Given the need for diversity as well as the clear tech skills shortage that exists in the UK, it is crucial for the consultation and recommendations to include a supportive immigration system in the UK. Brexit looms large on the horizon and there is a growing possibility that the current Tier 2 Sponsorship system is adjusted and expanded to encompass EEA nationals (who do not require any sort of visa at present with EU free movement of labour rules). This would inevitably lead to considerably greater expenses for tech and IT businesses in the UK both in terms of visa applications, and as they need to spend more time and resources, ensuring compliance.

The House of Commons Science and Technology Committee published a paper in July with recommendations for changes to the UK immigration system and many of these would be of great assistance to the cyber security industry as well. One of the measures proposed by the report, the enabling of short term visits for work, could be hugely beneficial when dealing with a security crisis. The idea that short term visitors should also be able to work temporarily in the UK, was one of a list of eminently sensible suggestions that DCMS would do well to note and include in their cyber security strategy.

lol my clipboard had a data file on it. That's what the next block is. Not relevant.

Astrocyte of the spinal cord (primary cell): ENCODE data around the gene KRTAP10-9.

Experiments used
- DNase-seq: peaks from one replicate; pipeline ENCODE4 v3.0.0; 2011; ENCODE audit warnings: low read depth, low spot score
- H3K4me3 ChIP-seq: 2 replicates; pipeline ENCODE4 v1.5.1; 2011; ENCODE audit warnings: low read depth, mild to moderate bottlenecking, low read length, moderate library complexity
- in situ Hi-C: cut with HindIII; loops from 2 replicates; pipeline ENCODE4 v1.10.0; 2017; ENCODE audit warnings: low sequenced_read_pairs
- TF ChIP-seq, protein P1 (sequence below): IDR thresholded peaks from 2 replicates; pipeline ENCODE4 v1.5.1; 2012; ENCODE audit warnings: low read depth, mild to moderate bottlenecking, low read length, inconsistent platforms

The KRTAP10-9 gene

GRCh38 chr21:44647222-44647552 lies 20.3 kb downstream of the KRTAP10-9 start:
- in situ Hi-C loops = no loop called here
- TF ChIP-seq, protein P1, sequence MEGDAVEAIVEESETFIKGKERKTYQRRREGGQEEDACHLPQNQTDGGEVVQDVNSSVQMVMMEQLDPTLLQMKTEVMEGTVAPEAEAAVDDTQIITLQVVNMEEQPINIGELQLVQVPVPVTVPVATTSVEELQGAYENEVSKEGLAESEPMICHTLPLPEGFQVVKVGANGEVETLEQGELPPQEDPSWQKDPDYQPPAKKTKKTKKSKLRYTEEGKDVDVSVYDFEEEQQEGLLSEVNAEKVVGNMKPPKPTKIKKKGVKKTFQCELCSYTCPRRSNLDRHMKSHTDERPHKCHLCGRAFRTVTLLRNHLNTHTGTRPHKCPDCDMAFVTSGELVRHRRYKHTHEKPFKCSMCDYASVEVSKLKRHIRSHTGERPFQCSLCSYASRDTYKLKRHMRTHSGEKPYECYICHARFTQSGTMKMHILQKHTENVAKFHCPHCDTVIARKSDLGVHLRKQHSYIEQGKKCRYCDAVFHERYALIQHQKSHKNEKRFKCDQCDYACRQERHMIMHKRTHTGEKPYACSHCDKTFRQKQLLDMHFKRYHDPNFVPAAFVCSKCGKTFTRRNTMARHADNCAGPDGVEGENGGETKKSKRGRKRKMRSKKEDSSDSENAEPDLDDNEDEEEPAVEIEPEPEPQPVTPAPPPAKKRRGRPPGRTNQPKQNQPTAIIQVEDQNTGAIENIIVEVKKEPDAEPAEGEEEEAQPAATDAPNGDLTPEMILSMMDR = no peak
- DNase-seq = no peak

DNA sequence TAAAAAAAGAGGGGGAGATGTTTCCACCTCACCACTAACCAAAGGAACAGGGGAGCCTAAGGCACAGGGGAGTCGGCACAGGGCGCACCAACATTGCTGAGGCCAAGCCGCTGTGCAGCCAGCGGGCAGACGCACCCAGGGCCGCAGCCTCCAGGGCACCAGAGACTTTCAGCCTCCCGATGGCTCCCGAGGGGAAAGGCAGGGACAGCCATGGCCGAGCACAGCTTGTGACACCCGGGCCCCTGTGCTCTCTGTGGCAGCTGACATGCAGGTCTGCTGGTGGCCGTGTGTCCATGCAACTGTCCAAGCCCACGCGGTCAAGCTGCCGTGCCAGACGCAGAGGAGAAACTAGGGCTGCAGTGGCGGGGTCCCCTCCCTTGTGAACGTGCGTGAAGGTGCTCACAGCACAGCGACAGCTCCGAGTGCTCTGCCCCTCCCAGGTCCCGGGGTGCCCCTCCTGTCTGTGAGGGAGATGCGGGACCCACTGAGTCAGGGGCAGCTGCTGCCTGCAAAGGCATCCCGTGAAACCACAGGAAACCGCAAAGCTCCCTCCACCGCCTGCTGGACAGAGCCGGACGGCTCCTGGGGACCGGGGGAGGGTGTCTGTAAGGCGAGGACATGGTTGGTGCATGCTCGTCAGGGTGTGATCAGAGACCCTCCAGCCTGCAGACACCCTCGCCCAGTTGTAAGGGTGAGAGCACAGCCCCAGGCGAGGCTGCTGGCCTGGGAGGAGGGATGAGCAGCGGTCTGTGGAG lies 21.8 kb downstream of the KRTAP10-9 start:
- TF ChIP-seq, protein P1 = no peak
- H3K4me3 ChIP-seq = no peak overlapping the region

If DCMS really want to make the UK a leader in cyber security and recognised internationally as such, they will urgently need to address the issue of immigration. Adding a formal, national qualification system akin to legal practice, will lead to foreign talent thinking long and hard about the costs and long term returns of moving to the UK to forge their career. Ensuring the quality and regulation of professionals is obviously required in certain careers but it is important that when that challenge is combined with a long winded, pernickety and expensive visa process, this does not deter both individual talent and businesses from setting up and growing within this environment.

Measures to upskill British workers are to be welcomed even though narrowing the skills gap will not eliminate the need for skilled, immigrant professionals. It is a well-established fact that many of the UK’s brightest tech specialists leave the UK to work in Silicon Valley, and whilst the tech and cyber security industries ought to do what they can to retain such homegrown talent, they also ought to be able to hire the best talent available in the global labour market place.

There is another, perhaps less obvious reason, to encourage foreign talent in UK cyber security. One of the stated aims of the national strategy is to make the industry world leading and therefore a significant exporter of cyber security services (Liam Fox MP has even launched a cyber security export strategy). By hiring international talent, UK businesses will be in a stronger position to foster relationships and networks with business communities across the world, helping to enhance export potential and provide further benefits to the industry.

A combined strategic approach with UK immigration law is crucial to enabling ambitious cyber security and tech policies to be realised. By both fostering homegrown, skilled professionals and opening the UK economy up to international talent, the government and the cyber security industry can go a long way in achieving their objectives. 

Naomi Hanrahan-Soar, Managing Associate at Lewis Silkin 

Image Credit: Kirill Wright / Shutterstock